To be great shouldn’t mean achieving feats that transcend gender categories. It can bolster the false sense that male is the default, or that female athletes should always aspire to the qualities of male athletes. Almost every female athlete has had the experience of being called “good for a girl.” Professionally, personally and especially athletically – women are constantly measured against men in ways that aren’t helpful.
To truly celebrate women’s accomplishments in sport, we should focus less on using men’s accomplishments as a major framework for making headlines. We might struggle to properly contextualize women’s achievements in sports partly because participation is still relatively new (Title IX was only passed in 1972), and because there are fewer women participating in ultra-endurance events. Whatever the cause, the goal is to move to a place where there are more women in the sport and no woman feels like she has to beat men to be worthy of celebration.
Flipping The Script
I’m hoping that by examining how we tell stories about women’s unquestionably amazing accomplishments in ultrarunning, we can invite more women into the sport. It’s not about lowering the bar, but examining who put the bar there in the first place. This feeling is so deeply internalized that I consistently struggle with it in my own training and competition. Am I even good if I can’t beat my male partner? Training partner? Why does “first female” still, on some level, feel like a consolation prize?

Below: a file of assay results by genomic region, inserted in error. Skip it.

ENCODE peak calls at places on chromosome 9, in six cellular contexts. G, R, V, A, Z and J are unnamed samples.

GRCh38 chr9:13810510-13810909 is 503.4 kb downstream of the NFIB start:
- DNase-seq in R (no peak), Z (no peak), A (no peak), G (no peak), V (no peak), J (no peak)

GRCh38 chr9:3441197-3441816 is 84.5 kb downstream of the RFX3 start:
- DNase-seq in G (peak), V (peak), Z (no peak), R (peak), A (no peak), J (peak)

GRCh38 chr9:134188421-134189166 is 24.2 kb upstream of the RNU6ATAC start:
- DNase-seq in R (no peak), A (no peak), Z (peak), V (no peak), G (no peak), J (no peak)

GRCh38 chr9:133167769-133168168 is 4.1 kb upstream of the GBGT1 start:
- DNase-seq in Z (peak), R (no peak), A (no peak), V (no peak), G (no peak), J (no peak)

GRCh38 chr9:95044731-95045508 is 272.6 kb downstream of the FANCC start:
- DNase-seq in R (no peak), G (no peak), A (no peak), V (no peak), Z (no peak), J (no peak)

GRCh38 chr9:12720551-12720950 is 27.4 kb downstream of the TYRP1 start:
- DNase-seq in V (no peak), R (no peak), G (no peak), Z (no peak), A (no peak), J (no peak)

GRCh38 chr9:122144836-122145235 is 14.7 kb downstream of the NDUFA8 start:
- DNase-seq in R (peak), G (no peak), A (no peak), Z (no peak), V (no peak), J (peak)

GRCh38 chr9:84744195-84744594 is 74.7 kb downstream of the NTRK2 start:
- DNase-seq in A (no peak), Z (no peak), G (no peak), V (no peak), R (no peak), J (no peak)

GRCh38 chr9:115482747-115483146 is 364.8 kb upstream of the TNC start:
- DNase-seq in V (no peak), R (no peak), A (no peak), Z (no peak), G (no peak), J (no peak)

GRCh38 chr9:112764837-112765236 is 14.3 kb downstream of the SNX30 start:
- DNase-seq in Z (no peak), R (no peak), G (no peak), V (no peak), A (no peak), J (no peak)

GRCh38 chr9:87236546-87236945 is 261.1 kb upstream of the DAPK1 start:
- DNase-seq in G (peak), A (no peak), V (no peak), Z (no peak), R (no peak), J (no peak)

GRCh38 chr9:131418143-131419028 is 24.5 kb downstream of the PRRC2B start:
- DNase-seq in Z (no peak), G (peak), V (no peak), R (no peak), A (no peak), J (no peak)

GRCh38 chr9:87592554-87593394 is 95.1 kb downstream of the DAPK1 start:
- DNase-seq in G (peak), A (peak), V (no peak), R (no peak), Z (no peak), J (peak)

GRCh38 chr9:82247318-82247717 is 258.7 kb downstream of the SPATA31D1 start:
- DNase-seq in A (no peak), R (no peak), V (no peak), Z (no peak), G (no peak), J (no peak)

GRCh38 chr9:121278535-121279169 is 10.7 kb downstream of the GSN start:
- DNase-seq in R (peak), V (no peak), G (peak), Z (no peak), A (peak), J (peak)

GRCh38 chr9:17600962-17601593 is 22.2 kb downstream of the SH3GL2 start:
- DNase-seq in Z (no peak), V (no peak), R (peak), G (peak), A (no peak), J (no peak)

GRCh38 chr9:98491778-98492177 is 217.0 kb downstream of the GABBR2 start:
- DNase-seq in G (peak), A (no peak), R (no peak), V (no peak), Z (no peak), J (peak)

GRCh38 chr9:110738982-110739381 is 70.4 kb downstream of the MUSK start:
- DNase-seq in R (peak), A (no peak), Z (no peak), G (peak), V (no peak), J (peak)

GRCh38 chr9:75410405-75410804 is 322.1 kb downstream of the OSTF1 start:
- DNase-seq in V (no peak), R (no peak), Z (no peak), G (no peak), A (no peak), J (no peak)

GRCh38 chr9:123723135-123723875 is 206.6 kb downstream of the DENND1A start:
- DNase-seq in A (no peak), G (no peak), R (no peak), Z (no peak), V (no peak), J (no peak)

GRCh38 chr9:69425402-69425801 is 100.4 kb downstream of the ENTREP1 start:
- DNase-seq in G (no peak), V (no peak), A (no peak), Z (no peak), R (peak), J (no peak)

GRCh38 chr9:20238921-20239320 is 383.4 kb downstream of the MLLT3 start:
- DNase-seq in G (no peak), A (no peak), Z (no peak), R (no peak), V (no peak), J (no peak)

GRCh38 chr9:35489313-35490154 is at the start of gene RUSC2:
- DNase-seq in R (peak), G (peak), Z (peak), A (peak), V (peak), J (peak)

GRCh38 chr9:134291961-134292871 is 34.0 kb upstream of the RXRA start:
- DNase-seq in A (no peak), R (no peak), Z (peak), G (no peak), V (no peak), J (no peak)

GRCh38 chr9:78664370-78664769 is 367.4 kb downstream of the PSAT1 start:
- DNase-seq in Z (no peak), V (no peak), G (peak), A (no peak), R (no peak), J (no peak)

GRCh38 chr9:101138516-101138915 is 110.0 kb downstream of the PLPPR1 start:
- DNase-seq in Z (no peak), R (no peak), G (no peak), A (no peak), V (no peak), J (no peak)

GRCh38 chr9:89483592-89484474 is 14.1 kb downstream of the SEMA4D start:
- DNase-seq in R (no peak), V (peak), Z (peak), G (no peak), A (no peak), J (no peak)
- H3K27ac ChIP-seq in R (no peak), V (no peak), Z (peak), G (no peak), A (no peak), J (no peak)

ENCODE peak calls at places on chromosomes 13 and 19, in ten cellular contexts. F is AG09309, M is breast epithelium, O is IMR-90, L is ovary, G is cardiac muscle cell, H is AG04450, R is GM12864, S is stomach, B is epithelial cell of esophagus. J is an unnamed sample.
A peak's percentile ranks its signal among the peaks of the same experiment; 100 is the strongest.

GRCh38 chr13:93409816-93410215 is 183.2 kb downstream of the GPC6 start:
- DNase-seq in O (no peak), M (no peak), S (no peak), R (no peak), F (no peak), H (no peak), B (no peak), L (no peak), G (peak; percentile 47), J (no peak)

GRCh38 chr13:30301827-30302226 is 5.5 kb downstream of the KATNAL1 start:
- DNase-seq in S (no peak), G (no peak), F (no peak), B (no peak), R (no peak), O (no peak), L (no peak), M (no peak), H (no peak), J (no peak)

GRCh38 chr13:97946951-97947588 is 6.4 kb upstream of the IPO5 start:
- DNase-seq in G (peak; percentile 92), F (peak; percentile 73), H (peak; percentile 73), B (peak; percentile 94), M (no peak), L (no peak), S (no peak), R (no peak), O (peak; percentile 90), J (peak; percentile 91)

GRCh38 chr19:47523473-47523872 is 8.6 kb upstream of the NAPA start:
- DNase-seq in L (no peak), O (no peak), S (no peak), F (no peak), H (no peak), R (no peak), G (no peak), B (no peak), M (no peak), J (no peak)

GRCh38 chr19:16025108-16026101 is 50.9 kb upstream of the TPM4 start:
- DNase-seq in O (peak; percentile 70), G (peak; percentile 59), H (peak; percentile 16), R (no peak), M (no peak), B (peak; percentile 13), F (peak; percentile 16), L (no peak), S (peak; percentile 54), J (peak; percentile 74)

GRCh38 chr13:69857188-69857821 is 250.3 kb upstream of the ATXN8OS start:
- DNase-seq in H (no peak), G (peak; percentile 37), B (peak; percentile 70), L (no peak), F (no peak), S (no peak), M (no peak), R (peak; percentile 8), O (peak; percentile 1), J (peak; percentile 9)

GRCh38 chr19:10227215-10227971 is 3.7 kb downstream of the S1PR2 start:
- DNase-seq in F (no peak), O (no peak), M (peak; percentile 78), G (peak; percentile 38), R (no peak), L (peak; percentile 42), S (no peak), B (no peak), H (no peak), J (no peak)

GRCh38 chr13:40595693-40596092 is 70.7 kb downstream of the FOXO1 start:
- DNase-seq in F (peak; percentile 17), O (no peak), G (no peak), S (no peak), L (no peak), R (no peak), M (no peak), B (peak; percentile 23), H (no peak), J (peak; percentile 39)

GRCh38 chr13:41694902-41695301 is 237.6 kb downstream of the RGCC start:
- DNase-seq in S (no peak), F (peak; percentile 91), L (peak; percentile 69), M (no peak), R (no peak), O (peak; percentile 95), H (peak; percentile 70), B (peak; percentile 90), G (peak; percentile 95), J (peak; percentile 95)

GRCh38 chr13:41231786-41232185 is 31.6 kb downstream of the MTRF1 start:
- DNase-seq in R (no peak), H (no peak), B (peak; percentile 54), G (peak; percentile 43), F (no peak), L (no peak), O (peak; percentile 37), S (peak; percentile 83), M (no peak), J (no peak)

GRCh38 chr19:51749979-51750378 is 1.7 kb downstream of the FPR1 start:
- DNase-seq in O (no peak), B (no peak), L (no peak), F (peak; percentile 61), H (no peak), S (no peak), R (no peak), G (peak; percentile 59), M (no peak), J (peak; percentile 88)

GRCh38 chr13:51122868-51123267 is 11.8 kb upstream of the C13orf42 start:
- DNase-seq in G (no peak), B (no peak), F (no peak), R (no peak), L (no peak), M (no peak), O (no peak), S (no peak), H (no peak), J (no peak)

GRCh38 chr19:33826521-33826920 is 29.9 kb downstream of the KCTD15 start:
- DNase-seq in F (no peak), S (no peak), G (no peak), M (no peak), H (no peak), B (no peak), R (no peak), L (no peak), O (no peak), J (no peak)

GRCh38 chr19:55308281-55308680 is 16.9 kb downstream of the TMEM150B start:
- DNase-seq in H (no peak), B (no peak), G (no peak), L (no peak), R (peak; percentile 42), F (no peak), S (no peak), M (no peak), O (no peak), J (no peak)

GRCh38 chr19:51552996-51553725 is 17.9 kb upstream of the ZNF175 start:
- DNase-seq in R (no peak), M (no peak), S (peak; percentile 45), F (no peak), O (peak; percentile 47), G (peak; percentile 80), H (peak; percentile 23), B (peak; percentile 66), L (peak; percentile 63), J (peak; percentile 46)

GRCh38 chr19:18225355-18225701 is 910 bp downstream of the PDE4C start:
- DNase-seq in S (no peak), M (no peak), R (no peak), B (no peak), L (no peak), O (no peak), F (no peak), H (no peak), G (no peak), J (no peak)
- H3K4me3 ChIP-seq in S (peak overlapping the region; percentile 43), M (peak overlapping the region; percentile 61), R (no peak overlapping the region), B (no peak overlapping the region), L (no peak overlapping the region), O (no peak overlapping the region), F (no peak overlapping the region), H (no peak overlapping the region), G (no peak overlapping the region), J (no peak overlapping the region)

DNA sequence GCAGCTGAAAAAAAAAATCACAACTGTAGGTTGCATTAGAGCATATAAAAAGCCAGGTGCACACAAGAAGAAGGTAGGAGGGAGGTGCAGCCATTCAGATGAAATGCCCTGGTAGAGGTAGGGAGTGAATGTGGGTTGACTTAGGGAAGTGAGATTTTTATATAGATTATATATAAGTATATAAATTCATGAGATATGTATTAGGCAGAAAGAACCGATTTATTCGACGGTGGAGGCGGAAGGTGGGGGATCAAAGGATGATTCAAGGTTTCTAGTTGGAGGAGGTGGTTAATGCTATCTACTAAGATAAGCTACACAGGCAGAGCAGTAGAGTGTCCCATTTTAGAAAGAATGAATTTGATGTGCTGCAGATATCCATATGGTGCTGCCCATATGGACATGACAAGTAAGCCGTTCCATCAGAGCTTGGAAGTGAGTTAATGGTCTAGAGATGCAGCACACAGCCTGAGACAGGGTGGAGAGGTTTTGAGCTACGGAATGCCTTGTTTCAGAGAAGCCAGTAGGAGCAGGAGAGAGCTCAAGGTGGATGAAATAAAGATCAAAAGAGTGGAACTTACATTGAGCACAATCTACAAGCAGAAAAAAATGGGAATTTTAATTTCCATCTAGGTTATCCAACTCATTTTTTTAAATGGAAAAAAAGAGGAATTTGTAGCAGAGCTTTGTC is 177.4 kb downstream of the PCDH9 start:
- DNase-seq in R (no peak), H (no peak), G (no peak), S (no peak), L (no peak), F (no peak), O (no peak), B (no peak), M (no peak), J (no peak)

The goal of competition amongst women is not to acquiesce to the standards established by men, but to re-write them altogether. The objective isn’t to have more competitors fighting over increasingly small pieces of the pie. It’s to grow the pie and invite more people in. Or, to question the pie altogether when what we really wanted was our own cake.
Why is it so important to beat the boys? Because in this world, and certainly in this industry men are brokers of power. The media skews male, and their coverage does too. So too does their context when they attempt to cover women’s sports. For so long, capturing the attention of the world has meant setting our sights on standards that weren’t created with us in mind, and were never meant to celebrate our distinct abilities. But, that’s changing. We’re learning to talk about women in a way that doesn’t say they’re “good enough” but that they’re really freaking good.
It’s not wrong to celebrate any one woman for her excellence. It’s wrong to perpetuate a culture that primarily celebrates women’s accomplishments in relationship to men’s, rather than as excellent in their own right.
Courtney Dauwaler would be excellent if she never beat a man again, or if gender categories stopped existing altogether. Ruth Croft too. They are excellent because of who they are, badass athletes who happen to be women. If anything, their extraordinary ability should push us to rewrite our expectations of what it means to excel as an athlete, and how we tell those stories.
Women’s excellence does not need men’s times for context. Women’s excellence stands on its own.
From: Trail Runner